Overview

This trial is active, not recruiting.

Condition metabolic syndrome x
Treatment fish oil supplement
Sponsor University of Guelph
Start date October 2012
End date March 2013
Trial size 80 participants
Trial identifier NCT02042274, 12JL006, Fish Oil and Health Study

Summary

Fish oil supplements (which are rich in omega-3 fatty acids) have been shown to provide cardiometabolic benefits to individuals of all ages. Specifically, the daily consumption of fish oil supplements has been reported to reduce blood triglyceride levels, and influence glucose homeostasis and whole-body inflammation. However, recent evidence highlights important gaps in our understanding with respect to the impact of fish oil supplements on health; specifically, not everyone responds to these supplements in the same manner. The goal of this research is to explore how an individual's genetic make-up may modify their response to fish oil supplements.

United States No locations recruiting
Other Countries No locations recruiting

Study Design

Allocation randomized
Endpoint classification pharmacokinetics/dynamics study
Intervention model parallel assignment
Masking single blind (subject)
Primary purpose treatment
Arm
(Experimental)
Fish oil supplements providing up to 3g per day of EPA and DHA
fish oil supplement Jamieson Omega-3 complete supplements
Participants are instructed to consume fish oil supplements on a daily basis for a 3-month period.
(Experimental)
Placebo group will consume an equivalent number of olive oil capsules (relative to fish oil capsules) per day.
fish oil supplement Jamieson Omega-3 complete supplements
Participants are instructed to consume fish oil supplements on a daily basis for a 3-month period.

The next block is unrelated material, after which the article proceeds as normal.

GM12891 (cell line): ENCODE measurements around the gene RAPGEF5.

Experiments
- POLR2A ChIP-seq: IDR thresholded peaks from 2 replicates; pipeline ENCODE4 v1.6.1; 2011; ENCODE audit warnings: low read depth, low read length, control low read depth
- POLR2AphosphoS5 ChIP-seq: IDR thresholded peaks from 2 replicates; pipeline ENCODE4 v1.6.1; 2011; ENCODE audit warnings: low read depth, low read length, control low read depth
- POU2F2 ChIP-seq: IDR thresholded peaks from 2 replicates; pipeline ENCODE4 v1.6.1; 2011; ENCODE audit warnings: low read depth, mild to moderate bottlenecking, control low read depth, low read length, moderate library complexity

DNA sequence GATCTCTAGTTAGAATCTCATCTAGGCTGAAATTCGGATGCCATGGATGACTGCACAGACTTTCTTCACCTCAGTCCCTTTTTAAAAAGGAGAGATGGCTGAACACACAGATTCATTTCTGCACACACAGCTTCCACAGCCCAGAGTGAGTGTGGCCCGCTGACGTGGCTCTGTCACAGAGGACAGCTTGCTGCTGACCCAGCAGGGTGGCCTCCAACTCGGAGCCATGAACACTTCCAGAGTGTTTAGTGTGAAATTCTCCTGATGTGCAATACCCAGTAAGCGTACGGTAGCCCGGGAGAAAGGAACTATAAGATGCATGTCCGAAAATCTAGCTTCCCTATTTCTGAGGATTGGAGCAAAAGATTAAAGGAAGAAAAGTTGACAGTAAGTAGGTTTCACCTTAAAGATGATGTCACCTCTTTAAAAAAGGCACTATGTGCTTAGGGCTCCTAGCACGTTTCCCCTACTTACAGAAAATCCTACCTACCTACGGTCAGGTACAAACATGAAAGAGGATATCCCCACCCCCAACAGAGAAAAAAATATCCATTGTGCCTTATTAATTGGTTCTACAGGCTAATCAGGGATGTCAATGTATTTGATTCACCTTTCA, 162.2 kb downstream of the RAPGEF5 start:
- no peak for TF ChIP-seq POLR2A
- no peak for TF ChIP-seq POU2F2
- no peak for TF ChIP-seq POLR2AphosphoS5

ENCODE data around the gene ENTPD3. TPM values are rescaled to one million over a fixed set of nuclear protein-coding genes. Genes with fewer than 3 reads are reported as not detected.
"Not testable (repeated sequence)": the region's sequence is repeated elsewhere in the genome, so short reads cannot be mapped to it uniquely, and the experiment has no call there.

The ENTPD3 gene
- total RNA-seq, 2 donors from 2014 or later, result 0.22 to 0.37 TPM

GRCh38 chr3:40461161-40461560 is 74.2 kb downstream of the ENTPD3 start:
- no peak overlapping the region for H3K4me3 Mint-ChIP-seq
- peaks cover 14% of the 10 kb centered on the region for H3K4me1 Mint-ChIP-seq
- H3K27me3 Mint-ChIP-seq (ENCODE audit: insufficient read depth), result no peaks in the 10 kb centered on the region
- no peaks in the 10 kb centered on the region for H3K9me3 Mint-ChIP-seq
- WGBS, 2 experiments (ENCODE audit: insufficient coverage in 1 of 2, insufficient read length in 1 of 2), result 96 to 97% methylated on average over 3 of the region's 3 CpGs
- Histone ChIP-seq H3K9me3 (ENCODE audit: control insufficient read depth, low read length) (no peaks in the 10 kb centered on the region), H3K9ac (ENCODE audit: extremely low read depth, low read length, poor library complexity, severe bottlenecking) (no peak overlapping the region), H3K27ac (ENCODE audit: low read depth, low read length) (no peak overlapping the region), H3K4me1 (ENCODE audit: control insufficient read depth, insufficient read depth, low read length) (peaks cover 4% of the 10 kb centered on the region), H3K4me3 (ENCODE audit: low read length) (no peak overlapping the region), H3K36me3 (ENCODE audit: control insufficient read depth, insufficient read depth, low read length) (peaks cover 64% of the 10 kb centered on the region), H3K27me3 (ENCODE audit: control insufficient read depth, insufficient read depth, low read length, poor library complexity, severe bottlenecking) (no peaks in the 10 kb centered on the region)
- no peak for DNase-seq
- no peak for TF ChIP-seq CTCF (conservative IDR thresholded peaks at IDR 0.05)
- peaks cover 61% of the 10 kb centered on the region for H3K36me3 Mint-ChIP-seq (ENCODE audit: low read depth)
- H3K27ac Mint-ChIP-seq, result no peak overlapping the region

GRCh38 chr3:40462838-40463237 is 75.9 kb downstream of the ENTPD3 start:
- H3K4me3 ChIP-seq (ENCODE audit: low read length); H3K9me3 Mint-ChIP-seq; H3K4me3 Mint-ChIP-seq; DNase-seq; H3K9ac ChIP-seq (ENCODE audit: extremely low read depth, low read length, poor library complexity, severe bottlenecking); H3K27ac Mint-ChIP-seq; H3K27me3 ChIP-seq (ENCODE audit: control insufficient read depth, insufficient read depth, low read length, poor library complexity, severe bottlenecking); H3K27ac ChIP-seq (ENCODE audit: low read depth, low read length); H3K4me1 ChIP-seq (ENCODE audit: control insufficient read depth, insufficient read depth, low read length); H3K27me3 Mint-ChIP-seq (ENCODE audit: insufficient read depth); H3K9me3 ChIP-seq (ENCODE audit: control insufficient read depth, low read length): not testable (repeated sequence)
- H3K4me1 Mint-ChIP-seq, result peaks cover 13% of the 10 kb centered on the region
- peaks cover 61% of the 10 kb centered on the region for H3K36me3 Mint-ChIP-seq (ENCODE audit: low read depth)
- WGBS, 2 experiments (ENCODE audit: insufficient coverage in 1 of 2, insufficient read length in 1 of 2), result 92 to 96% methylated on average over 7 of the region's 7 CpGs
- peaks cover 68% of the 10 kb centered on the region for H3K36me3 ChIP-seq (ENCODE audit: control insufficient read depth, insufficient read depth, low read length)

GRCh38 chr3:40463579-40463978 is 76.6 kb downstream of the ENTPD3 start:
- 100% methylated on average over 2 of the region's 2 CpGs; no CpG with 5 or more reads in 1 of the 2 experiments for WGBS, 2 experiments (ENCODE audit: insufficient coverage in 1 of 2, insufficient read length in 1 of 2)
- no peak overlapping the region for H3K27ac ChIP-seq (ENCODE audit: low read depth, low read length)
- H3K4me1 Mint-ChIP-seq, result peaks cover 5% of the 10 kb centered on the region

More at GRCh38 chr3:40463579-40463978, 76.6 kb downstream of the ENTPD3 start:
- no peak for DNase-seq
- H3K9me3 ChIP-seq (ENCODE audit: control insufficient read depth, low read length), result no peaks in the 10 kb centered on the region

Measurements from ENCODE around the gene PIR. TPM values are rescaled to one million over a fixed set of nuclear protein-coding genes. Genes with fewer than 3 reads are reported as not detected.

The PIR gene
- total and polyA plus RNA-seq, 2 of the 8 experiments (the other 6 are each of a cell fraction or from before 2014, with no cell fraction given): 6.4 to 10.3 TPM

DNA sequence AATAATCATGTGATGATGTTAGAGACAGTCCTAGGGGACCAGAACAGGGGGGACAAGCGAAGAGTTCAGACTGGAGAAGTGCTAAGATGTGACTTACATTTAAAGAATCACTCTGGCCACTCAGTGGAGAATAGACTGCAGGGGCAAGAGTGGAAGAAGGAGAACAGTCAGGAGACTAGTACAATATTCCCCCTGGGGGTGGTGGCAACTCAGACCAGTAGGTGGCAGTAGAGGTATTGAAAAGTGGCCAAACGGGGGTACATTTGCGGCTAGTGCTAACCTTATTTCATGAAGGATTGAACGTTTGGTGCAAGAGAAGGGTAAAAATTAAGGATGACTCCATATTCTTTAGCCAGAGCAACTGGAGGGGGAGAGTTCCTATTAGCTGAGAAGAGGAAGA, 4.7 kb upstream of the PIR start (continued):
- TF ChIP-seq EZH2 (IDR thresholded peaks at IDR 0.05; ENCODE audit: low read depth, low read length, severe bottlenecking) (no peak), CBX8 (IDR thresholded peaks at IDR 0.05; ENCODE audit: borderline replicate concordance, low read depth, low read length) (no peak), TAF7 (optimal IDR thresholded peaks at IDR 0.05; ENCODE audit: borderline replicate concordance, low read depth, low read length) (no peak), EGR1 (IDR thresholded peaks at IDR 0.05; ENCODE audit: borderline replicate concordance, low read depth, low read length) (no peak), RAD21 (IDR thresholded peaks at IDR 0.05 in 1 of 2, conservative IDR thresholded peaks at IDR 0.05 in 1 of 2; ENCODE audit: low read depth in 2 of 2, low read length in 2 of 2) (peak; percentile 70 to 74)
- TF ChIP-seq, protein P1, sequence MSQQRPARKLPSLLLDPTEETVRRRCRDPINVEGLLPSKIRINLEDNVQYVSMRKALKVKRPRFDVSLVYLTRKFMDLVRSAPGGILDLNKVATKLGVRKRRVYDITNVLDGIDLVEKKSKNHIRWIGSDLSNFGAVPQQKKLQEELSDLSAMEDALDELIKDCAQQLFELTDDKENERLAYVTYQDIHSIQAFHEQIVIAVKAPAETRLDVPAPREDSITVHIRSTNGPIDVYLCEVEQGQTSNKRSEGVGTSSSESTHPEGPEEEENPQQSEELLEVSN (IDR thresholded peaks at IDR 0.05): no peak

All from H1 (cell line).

Primary Outcomes

Measure
Blood lipids
time frame: 5 months

Secondary Outcomes

Measure
Blood glucose and insulin
time frame: 5 months

Eligibility Criteria

Male participants from 18 years up to 25 years old.

Inclusion Criteria: - between 18-25 years old - male - good general health Exclusion Criteria: - currently taking a fish oil supplement - currently taking an omega-3 supplement - currently consuming a diet high in omega-3 (high in ALA, EPA, or DHA) - not able to maintain a consistent lifestyle routine throughout the study duration - have an allergy which would prevent them from taking a fish oil pill - schedule conflict with study visits - overweight or obese

Additional Information

Official title Omega-3 Fatty Acids and Genes Interact to Influence Cardiometabolic Health.
Principal investigator David M Mutch, PhD
Description The typical Western diet is now recognized to have insufficient amounts of omega-3 fatty acids (in particular EPA and DHA). These fatty acids have several known health benefits, including improvements in heart health, metabolic syndrome, and inflammation. These benefits occur because omega-3 fatty acids can regulate a myriad of cellular functions. In order to increase the levels of these omega-3 fatty acids in the body, individuals must either consume more marine products or take an omega-3 rich dietary supplement, such as fish oil. While fish oil supplements are commonly consumed by people, it is now recognized that not everyone responds to these supplements in the same manner. Therefore this study aims to improve our understanding of why people respond differently to the same dietary supplement. The goals of this research will be accomplished using a number of approaches: 1. The investigators will examine how fish oil supplementation leads to an enrichment of EPA and DHA in various cells throughout the body (erythrocytes, adipose tissue, etc). 2. The investigators will determine the dynamic changes in EPA and DHA incorporation into different cell-types during distinct phases of our dietary intervention study (e.g. during supplementation and subsequent wash out periods). 3. The investigators will study how fish oil supplements influence various blood markers of cardiometabolic health (e.g. triglycerides, cholesterol, glucose, C-reactive protein, etc) and whether this is modulated by an individual's genotype.
Trial information was received from ClinicalTrials.gov and was last updated in January 2014.
Information provided to ClinicalTrials.gov by University of Guelph.